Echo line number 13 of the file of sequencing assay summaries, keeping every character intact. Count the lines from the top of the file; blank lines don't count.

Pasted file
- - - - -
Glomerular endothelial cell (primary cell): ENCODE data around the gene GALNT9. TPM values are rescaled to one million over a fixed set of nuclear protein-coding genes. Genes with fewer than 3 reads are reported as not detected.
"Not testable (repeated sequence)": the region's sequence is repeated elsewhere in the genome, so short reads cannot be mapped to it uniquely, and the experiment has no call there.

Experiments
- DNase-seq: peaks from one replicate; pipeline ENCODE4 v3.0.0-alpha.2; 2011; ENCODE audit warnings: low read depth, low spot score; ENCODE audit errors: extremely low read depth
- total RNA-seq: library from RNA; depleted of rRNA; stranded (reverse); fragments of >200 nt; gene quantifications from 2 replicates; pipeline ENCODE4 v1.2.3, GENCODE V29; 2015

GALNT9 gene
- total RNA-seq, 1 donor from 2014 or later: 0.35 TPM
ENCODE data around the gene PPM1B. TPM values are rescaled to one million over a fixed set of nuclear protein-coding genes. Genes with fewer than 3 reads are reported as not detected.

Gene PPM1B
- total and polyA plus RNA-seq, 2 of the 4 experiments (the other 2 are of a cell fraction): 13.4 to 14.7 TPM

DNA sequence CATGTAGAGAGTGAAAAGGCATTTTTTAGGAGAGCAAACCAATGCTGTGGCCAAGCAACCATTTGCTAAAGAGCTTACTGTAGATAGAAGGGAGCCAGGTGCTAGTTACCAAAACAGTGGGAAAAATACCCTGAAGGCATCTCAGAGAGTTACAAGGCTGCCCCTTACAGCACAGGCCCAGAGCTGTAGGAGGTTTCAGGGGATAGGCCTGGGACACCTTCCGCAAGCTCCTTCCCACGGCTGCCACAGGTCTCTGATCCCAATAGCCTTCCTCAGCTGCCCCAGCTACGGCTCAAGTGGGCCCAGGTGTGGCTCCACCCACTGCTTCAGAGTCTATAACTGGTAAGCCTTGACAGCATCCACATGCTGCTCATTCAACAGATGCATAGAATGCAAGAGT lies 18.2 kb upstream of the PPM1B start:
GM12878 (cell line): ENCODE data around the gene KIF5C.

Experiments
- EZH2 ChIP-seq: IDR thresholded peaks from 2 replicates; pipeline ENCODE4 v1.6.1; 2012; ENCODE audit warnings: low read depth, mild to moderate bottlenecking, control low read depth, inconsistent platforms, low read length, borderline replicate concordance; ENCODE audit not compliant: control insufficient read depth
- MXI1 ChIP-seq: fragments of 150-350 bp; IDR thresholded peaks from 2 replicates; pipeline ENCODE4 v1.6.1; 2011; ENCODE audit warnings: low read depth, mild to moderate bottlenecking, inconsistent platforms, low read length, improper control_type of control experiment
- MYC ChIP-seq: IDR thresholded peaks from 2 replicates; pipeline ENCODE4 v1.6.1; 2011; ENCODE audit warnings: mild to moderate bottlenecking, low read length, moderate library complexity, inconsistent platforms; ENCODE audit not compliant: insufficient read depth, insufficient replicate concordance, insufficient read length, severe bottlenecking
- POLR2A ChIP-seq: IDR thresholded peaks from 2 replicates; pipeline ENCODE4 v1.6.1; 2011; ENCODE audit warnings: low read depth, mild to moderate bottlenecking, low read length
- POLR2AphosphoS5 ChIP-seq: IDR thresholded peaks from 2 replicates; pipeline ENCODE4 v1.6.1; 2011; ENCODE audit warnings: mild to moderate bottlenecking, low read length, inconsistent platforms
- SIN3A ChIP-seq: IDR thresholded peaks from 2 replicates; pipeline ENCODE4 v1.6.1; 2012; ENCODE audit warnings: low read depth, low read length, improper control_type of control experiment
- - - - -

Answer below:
Experiments